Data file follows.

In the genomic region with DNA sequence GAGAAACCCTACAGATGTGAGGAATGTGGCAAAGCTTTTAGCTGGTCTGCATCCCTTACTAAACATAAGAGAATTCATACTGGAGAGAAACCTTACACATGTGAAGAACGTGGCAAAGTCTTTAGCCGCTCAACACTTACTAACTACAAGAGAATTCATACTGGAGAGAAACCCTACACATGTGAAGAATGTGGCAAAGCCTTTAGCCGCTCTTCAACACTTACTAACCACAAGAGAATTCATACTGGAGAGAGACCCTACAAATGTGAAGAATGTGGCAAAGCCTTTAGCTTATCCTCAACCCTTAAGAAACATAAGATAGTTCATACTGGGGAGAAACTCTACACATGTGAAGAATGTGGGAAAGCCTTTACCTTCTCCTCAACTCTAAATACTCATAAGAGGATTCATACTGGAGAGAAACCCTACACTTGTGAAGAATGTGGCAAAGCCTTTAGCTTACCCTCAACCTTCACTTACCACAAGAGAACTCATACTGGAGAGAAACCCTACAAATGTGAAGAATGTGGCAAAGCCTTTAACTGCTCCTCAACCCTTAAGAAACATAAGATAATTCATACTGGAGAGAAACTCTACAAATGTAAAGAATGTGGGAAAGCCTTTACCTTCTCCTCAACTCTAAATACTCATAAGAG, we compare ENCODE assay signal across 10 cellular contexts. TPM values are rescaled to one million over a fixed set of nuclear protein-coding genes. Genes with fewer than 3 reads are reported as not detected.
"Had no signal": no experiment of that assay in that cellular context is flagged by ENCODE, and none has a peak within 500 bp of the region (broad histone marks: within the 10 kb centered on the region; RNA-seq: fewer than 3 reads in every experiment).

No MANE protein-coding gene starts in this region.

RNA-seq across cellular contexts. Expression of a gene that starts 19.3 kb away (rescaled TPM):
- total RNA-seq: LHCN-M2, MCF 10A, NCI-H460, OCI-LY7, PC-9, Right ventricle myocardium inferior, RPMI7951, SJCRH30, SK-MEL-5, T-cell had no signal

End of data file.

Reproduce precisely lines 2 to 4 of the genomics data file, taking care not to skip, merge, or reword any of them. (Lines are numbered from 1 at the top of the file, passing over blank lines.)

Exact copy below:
"Had no signal": no experiment of that assay in that cellular context is flagged by ENCODE, and none has a peak within 500 bp of the region (broad histone marks: within the 10 kb centered on the region; RNA-seq: fewer than 3 reads in every experiment).

No MANE protein-coding gene starts in this region.

RNA-seq across cellular contexts. Expression of a gene that starts 19.3 kb away (rescaled TPM):